Caps to Clicks

Caps to Clicks

Among the movie selections on my flight from London to Lima, Peru were Precious, The Blind Side and Up in the Air.

Not a bad way to describe the current state of the worldwide economy, it occurred to me.

Nevertheless, it’s an incredibly exciting and historic time to be in the public relations profession and that was the gist of my speech this morning to the International Public Relations Association’s World Congress. 

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Nobody Remembers the Naysayers

Remember when the Minister of Magic, Cornelius Fudge, refused to believe that the Dark Lord had returned to cut Harry Potter open, take his blood, mix it with the bones of his father, then burst forth in a blaze of fiery magic?

In a magical world of possibility, Fudge was blind to possibilities. He was a bureaucrat whose close-mindedness led to great losses against the Death Eaters, and you probably don’t remember him because he was a naysayer.

“Nobody remembers the naysayers,” said eternal optimist Bill Clinton in his speech to the graduating class of Yale College last week. “In the end, all that endures are the builders. And in the end, even the builders are forgotten and all that endures are the ripples of what they built.” http://www.youtube.com/watch?v=zBDgCATvf6Y

This blog is called Possibilities because I’ve seen too many great ideas not get built when probability gets in the way of possibility. “Unlikely to get past legal,” says the naysayer. Or, “Why waste time when odds for success are so low,” says another. “Too complicated,” they all snap.

Considering possibility means seeing potential, and seeing potential takes an open mind and a builder’s spirit. In my business where ideas are my capital, I come to work each day hoping to think up great ideas, but I’m also looking for the construction crews with the spirit and energy to help me build them. It certainly takes imagination, but it takes a good amount of toil too.

Just consider these nay-sayings that might have killed the possibility of great ideas had the tenacity of idea builders not prevailed:

This telephone has too many shortcomings to be seriously considered as a means of communication (Western Union memo, 1876)

We don’t like their sound (Decca Recording Company, in rejecting The Beatles, 1962)

There is no reason anyone would want a computer in their home (Ken Olson, founder of Digital Equipment Corporation, 1977)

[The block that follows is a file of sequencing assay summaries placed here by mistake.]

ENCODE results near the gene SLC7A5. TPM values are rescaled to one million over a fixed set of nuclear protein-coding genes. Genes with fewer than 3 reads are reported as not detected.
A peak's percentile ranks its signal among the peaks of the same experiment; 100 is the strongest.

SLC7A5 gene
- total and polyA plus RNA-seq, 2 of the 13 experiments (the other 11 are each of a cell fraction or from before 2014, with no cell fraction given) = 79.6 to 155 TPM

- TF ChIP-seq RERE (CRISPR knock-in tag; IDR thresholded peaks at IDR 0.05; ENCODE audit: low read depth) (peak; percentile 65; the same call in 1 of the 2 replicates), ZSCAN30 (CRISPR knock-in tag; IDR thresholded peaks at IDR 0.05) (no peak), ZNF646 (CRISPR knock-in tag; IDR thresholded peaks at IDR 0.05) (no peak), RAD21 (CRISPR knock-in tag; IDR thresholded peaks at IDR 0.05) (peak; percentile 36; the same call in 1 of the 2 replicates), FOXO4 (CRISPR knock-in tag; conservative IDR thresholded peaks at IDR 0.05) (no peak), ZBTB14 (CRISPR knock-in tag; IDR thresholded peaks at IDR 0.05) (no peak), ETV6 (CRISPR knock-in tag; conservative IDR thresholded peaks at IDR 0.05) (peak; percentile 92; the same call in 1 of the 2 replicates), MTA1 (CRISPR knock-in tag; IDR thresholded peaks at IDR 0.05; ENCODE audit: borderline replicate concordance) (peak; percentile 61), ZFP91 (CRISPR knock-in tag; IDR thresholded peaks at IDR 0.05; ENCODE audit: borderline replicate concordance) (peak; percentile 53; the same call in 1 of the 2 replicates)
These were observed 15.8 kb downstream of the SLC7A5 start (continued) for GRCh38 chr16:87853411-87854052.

So join me in seeing possibilities. Be brave like Harry Potter, and like the gifted wizard apprentice, be remembered and endure.

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The Extra 26.2

The Extra 26.2

For 87 years, Ketchum has taken pride in always going the extra mile for our clients.

But 26.2?

Yes, that’s a full marathon. Sally Arnold’s snap decision to go for it – the entire distance – was actually made when all but one entrant had completed last Sunday’s London Marathon.

It was 9pm. It was raining. And she was wearing jeans. (She ditched her soggy ballet flats after Mile 5.)

The runner she was supporting still had more than 15 miles to go.

The series of events that led to this moment were set in motion months earlier when a small group of Ketchum Pleon London colleagues took on the challenge of supporting wounded war veteran Phil Packer.

The former Army Major, paralyzed from the waist down by a rocket attack in Iraq two years ago, was attempting to complete the London marathon, dedicating each mile to a different charity supporting disabled or deprived young people and injured service personnel.

With just one stop for physiotherapy, Packer crossed the finish line in 25 hours and 55 minutes to achieve his target of completing the 26.2 miles in under 26 hours for 26 charities.

The pro bono campaign sought to raise both money and awareness for all of the 26 charities. Due to the efforts of our colleagues in London – namely Suzanne Sinden, Avril Lee and Sally – both goals were achieved.

Wow, were they ever. During the pre-race build-up, double-decker buses and train stations were plastered in posters, the Tower of London blazed with a projection image that ran across the full face of the famous landmark; the story ran everywhere.

Throughout the run, a young support walker from one of 26 charities joined Packer for each one of the 26 miles. And, of course, they were joined by one member of KP London who found herself at Mile 11 on a wet Sunday night with the indefatigable Packer and didn’t want to be left behind.

“There was no way I was not going to see it through,” Sally told us all on Tuesday morning. “The crazy carnage of the photographers trying to get the first shot at the finish line, the media pushing for live interviews… Phil crossing it with those 26 kids around him and the emotion that was felt throughout the hundreds of people there… It’s something I was so proud to be a part of and will never forget.

“It was the most amazing thing I’ve ever done in my life.”

As Phil himself put it: “It’s about what you can do – not can’t.”